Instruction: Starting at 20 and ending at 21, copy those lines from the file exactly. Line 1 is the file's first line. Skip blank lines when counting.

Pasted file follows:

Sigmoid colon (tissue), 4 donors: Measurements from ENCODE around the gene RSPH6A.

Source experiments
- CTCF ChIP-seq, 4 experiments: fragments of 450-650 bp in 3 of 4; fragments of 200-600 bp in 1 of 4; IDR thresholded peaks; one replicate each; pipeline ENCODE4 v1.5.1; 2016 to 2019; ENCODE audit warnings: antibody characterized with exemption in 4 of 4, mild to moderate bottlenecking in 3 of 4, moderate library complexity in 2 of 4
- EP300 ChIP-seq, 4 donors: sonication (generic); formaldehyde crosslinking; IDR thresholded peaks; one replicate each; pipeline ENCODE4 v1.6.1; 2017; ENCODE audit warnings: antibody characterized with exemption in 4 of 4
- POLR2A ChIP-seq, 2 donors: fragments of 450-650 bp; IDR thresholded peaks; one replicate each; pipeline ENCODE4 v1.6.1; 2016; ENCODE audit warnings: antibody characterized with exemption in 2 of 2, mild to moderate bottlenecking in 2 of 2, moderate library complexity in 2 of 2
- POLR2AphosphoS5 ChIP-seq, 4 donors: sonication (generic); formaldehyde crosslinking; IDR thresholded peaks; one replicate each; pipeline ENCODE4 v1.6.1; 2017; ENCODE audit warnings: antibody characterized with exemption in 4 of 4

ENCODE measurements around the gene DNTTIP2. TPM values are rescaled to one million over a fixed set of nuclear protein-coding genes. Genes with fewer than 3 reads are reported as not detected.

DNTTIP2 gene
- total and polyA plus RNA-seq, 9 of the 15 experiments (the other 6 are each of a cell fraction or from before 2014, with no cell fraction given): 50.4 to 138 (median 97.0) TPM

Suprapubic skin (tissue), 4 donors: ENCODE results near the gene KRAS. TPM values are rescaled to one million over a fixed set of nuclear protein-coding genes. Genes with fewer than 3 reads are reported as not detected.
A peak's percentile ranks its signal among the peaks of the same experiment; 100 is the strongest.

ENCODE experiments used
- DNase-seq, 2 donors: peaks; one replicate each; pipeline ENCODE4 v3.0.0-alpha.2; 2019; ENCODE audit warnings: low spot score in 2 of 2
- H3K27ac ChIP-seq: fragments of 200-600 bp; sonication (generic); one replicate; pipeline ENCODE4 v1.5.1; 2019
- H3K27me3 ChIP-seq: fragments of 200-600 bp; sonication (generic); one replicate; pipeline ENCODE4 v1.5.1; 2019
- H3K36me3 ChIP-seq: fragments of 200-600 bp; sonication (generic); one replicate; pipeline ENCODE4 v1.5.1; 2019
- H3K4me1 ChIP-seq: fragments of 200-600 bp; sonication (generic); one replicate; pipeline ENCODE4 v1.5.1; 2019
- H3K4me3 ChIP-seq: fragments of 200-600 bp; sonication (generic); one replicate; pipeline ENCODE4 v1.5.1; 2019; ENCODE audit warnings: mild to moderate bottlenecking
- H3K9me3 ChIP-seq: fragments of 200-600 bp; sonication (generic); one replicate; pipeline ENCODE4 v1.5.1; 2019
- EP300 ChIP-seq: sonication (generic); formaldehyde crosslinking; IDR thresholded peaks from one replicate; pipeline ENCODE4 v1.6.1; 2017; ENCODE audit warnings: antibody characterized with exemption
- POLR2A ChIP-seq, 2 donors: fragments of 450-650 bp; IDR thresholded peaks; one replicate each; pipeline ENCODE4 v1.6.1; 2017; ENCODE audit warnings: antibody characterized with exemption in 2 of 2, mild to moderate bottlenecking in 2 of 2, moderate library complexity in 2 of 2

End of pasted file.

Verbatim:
- EP300 ChIP-seq: sonication (generic); formaldehyde crosslinking; IDR thresholded peaks from one replicate; pipeline ENCODE4 v1.6.1; 2017; ENCODE audit warnings: antibody characterized with exemption
- POLR2A ChIP-seq, 2 donors: fragments of 450-650 bp; IDR thresholded peaks; one replicate each; pipeline ENCODE4 v1.6.1; 2017; ENCODE audit warnings: antibody characterized with exemption in 2 of 2, mild to moderate bottlenecking in 2 of 2, moderate library complexity in 2 of 2